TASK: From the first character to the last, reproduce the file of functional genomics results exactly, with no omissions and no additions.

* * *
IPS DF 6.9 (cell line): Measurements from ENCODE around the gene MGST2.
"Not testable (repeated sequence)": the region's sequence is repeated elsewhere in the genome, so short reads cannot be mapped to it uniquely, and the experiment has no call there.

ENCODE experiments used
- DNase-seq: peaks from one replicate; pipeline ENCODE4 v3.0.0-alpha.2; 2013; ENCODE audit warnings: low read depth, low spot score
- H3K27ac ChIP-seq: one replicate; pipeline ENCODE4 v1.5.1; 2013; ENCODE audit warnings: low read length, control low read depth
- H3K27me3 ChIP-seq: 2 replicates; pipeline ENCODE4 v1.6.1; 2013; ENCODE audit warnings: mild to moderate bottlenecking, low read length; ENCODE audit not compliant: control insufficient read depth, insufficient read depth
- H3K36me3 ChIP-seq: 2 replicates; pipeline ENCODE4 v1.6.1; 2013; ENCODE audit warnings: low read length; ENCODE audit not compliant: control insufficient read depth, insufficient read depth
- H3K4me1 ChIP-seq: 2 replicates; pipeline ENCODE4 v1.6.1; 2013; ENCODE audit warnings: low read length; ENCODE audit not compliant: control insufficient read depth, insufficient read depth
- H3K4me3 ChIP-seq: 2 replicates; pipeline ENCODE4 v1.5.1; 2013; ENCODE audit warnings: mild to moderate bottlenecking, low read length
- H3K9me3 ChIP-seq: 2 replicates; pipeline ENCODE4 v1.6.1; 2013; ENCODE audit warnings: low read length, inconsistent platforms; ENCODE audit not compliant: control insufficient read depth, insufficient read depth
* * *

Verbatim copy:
IPS DF 6.9 (cell line): Measurements from ENCODE around the gene MGST2.
"Not testable (repeated sequence)": the region's sequence is repeated elsewhere in the genome, so short reads cannot be mapped to it uniquely, and the experiment has no call there.

ENCODE experiments used
- DNase-seq: peaks from one replicate; pipeline ENCODE4 v3.0.0-alpha.2; 2013; ENCODE audit warnings: low read depth, low spot score
- H3K27ac ChIP-seq: one replicate; pipeline ENCODE4 v1.5.1; 2013; ENCODE audit warnings: low read length, control low read depth
- H3K27me3 ChIP-seq: 2 replicates; pipeline ENCODE4 v1.6.1; 2013; ENCODE audit warnings: mild to moderate bottlenecking, low read length; ENCODE audit not compliant: control insufficient read depth, insufficient read depth
- H3K36me3 ChIP-seq: 2 replicates; pipeline ENCODE4 v1.6.1; 2013; ENCODE audit warnings: low read length; ENCODE audit not compliant: control insufficient read depth, insufficient read depth
- H3K4me1 ChIP-seq: 2 replicates; pipeline ENCODE4 v1.6.1; 2013; ENCODE audit warnings: low read length; ENCODE audit not compliant: control insufficient read depth, insufficient read depth
- H3K4me3 ChIP-seq: 2 replicates; pipeline ENCODE4 v1.5.1; 2013; ENCODE audit warnings: mild to moderate bottlenecking, low read length
- H3K9me3 ChIP-seq: 2 replicates; pipeline ENCODE4 v1.6.1; 2013; ENCODE audit warnings: low read length, inconsistent platforms; ENCODE audit not compliant: control insufficient read depth, insufficient read depth